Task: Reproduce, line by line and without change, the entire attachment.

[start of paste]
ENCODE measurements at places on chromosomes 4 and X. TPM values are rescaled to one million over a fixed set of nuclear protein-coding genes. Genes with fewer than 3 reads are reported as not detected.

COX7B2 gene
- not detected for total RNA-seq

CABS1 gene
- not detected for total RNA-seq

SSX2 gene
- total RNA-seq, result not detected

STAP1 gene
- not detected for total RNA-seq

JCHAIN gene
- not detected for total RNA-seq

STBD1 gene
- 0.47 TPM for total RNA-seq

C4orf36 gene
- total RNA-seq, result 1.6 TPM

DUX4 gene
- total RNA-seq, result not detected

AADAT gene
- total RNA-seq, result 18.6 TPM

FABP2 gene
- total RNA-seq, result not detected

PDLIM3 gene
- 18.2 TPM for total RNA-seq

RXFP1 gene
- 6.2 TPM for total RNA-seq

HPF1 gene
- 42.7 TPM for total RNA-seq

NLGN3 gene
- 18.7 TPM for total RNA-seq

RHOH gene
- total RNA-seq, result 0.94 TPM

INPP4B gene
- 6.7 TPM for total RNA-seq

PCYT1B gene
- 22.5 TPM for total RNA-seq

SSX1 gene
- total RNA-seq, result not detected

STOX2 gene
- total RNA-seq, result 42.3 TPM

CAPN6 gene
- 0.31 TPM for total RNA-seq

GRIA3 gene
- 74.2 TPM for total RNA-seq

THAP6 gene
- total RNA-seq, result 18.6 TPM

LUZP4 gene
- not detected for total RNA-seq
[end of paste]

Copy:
ENCODE measurements at places on chromosomes 4 and X. TPM values are rescaled to one million over a fixed set of nuclear protein-coding genes. Genes with fewer than 3 reads are reported as not detected.

COX7B2 gene
- not detected for total RNA-seq

CABS1 gene
- not detected for total RNA-seq

SSX2 gene
- total RNA-seq, result not detected

STAP1 gene
- not detected for total RNA-seq

JCHAIN gene
- not detected for total RNA-seq

STBD1 gene
- 0.47 TPM for total RNA-seq

C4orf36 gene
- total RNA-seq, result 1.6 TPM

DUX4 gene
- total RNA-seq, result not detected

AADAT gene
- total RNA-seq, result 18.6 TPM

FABP2 gene
- total RNA-seq, result not detected

PDLIM3 gene
- 18.2 TPM for total RNA-seq

RXFP1 gene
- 6.2 TPM for total RNA-seq

HPF1 gene
- 42.7 TPM for total RNA-seq

NLGN3 gene
- 18.7 TPM for total RNA-seq

RHOH gene
- total RNA-seq, result 0.94 TPM

INPP4B gene
- 6.7 TPM for total RNA-seq

PCYT1B gene
- 22.5 TPM for total RNA-seq

SSX1 gene
- total RNA-seq, result not detected

STOX2 gene
- total RNA-seq, result 42.3 TPM

CAPN6 gene
- 0.31 TPM for total RNA-seq

GRIA3 gene
- 74.2 TPM for total RNA-seq

THAP6 gene
- total RNA-seq, result 18.6 TPM

LUZP4 gene
- not detected for total RNA-seq